The official hurricane season is June 1 through Nov. 30, and every year there are named storms and predictions. Each of us has a personal responsibility to have our homes and businesses prepared.
Disasters can hit the economy hard and with tourism being the number one industry in Manatee County we must embrace the concept of year-round preparedness and be able to jump back quickly for the good of our community.
If you think about it, we are focused on preparations for hurricane season, but emergency preparedness can help a business survive when any kind of disaster strikes.
American businesses form the backbone of the nation's economy. Small business alone employs half of all private sector workers and provides nearly 45 percent of the nation's payroll.
According to FEMA, 40 percent of businesses do not reopen after a disaster and another 25 percent fail within one year.
The U.S. Small Business Administration statistics suggest that more than90 percent of businesses fail within two years following the impact of a disaster.
How quickly yourbusiness can get back after a terrorist attack, fire, flood, tornado or hurricane often depends on emergency planning done today.
Though each situationis unique, your business can be better prepared if you plan carefully,put emergency procedures in place and practice forall kinds of emergencies.
To survive, business owners must take steps to minimize and weather the effects of a disaster. The first step is understanding your business's vulnerabilities.
Big events such as wide area flooding or a hurricane certainly make the top of the disasters list. However, smaller events such as burglary or water damage due to a faulty roof or plumbing can have the same catastrophic result.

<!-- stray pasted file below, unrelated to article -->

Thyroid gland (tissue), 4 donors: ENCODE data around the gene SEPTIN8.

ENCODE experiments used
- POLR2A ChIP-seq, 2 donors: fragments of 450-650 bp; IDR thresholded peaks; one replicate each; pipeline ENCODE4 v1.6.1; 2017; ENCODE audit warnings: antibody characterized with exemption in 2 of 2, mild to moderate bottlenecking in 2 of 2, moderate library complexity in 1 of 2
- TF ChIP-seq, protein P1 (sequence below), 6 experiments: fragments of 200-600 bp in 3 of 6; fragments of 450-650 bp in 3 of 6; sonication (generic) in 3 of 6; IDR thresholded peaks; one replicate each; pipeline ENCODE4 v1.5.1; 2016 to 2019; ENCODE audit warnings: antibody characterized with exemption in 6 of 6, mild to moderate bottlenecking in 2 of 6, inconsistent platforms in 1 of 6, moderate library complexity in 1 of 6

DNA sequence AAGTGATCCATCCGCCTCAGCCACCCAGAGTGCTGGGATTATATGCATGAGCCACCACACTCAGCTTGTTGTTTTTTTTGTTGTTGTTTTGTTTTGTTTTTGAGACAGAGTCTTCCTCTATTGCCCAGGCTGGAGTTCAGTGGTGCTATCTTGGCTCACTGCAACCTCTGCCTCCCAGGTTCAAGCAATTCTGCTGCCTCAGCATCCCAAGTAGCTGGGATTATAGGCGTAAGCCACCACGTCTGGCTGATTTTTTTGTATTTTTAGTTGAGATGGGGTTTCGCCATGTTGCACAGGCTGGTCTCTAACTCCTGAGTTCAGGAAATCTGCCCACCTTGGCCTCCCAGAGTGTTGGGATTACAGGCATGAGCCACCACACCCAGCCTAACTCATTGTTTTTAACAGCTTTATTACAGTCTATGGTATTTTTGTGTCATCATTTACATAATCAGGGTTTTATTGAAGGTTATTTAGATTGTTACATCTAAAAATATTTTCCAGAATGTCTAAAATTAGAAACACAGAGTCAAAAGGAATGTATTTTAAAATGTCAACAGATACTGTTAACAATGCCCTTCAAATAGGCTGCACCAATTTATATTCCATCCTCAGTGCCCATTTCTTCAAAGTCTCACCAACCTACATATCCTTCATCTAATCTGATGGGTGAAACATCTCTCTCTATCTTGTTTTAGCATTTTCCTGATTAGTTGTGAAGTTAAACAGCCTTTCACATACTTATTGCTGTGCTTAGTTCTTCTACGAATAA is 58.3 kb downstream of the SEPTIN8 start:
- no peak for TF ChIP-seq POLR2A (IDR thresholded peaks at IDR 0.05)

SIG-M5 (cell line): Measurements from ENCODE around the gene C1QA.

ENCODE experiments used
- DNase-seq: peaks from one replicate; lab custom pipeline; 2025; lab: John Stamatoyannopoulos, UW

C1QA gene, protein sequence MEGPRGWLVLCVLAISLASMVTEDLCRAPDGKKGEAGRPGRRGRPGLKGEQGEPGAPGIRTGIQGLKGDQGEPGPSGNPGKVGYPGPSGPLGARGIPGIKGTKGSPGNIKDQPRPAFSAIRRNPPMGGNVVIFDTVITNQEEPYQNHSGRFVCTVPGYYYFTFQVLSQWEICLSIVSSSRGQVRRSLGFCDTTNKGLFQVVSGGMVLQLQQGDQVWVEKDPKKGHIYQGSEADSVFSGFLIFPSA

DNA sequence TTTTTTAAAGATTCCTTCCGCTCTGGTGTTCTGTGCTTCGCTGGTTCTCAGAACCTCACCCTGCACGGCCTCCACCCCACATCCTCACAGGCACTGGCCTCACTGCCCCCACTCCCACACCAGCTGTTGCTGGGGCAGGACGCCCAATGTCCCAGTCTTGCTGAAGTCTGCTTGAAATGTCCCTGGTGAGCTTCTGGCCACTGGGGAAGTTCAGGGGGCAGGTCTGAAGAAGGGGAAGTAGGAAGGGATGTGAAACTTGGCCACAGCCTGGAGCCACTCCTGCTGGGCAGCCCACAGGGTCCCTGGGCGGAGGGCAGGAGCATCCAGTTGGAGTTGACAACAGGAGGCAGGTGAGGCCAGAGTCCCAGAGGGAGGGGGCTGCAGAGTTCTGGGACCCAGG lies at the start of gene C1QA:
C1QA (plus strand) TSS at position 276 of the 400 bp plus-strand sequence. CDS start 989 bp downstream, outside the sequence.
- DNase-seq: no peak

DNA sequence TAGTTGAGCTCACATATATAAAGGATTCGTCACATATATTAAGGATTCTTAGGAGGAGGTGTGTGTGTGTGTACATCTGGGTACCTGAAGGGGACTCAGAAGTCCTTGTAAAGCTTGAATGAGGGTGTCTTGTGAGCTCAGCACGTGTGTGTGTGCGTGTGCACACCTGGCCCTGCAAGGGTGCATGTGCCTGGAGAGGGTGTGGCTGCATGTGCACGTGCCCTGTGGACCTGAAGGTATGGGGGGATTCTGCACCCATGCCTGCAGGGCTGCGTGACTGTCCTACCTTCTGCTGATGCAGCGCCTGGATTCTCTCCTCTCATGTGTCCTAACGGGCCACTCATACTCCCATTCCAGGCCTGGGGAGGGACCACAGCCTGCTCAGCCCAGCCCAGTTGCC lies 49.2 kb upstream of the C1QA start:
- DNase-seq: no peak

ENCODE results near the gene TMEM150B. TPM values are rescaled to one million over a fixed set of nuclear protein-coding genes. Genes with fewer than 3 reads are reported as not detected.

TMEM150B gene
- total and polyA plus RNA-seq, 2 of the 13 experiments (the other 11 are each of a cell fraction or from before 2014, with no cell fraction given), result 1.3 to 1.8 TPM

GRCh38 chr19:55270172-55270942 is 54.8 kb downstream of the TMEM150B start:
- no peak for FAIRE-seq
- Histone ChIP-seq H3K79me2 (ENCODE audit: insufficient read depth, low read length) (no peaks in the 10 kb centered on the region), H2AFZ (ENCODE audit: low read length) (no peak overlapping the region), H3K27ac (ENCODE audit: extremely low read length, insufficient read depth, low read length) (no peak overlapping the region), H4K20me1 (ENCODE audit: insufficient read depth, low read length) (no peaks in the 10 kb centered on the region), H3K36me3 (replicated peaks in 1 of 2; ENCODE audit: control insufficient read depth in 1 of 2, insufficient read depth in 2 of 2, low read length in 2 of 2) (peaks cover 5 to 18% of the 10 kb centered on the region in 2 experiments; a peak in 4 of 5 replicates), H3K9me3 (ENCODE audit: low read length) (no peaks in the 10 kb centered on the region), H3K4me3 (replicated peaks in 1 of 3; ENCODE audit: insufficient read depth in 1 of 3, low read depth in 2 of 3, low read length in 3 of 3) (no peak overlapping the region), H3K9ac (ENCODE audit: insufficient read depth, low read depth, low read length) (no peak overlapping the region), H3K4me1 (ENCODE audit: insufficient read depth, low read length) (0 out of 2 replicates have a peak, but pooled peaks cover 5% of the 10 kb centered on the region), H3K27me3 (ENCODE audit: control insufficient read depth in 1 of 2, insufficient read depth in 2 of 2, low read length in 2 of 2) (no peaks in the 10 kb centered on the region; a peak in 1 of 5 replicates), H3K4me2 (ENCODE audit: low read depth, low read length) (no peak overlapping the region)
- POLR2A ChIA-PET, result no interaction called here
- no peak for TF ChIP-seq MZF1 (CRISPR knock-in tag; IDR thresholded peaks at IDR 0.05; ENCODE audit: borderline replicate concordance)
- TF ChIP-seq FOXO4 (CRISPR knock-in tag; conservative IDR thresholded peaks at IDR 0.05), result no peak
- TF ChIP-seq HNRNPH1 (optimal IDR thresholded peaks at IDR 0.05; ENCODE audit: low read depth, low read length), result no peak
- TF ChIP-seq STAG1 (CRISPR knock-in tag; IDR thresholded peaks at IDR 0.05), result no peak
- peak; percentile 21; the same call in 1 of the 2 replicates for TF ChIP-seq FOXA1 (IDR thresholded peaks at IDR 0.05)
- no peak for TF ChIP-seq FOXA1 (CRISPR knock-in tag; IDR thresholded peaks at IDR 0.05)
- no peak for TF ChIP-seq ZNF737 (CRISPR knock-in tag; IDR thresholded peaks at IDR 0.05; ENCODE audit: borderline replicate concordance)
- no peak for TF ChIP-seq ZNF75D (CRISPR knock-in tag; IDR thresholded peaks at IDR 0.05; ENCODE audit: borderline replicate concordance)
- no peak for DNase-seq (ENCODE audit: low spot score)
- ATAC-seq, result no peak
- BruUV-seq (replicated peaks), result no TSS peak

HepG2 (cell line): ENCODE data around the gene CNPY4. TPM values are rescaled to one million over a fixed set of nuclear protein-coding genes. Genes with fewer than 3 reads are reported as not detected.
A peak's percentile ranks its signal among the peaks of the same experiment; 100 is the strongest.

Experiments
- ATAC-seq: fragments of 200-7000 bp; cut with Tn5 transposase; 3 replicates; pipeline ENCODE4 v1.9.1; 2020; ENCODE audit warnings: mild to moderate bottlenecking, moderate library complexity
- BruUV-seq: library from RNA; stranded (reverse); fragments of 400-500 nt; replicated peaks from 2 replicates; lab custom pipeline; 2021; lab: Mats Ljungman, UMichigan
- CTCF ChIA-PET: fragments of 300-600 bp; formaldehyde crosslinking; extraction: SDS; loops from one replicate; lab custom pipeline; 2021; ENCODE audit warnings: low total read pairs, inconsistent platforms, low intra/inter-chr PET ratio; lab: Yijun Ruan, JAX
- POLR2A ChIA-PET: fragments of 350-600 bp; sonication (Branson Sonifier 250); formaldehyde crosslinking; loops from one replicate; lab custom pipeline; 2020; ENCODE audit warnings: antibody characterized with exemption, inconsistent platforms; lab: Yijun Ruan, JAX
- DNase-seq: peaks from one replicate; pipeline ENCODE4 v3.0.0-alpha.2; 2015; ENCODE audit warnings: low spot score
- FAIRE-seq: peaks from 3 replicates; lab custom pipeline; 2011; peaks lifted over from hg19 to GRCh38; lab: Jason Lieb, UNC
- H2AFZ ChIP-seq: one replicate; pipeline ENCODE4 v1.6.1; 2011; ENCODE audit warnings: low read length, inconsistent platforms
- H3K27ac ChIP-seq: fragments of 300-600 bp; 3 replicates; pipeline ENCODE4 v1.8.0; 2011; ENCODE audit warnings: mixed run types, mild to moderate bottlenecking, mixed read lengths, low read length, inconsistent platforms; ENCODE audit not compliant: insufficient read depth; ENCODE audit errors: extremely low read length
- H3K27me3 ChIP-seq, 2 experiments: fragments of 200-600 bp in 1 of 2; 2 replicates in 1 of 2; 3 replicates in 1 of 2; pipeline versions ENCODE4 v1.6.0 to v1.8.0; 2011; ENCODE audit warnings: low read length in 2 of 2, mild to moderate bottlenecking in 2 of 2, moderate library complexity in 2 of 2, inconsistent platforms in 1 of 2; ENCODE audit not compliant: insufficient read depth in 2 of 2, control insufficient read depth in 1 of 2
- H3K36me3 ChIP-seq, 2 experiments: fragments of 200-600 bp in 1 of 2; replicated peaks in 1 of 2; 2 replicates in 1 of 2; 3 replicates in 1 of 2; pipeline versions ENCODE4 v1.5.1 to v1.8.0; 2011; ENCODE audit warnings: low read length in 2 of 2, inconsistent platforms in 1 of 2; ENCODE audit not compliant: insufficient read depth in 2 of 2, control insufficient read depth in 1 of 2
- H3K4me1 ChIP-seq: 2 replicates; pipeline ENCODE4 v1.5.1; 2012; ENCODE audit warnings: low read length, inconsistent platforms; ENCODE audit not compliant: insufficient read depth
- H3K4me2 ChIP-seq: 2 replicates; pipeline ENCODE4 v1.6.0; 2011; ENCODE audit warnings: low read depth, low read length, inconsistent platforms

The second step is to determine the varying impacts to your business. This will support your third step of developing a plan.
I urge you to take the time to conduct your own research for information that supports your unique business safety and security.
At the start of everyhurricane season, various businesses -- including grocery stores, building supply or home improvement centers, pharmacies and insurance carriers -- produce volumes of literature to assist your personal and home preparations.
Unfortunately, complacency is common in today's society, so let's not
allow complacency to cost us our lives and businesses.
Please, focus now so we are prepared for the next six months.
For information, visit: www.mymanatee.org/emergency, www.floridadisaster.org, www.ready.gov, and www.tbrpc.org.
For additional information on the destination,visit www.BradentonGulfIslands.com.
We also invite you to follow us on Facebook at "Visit Bradenton Gulf Islands" and Twitter @VisitBradenton.
Elliott Falcione, executive director of the Bradenton Area Convention and Visitors Bureau, can be reached at Elliott.Falcione@BACVB.com or 941-729-9177 ext. 222.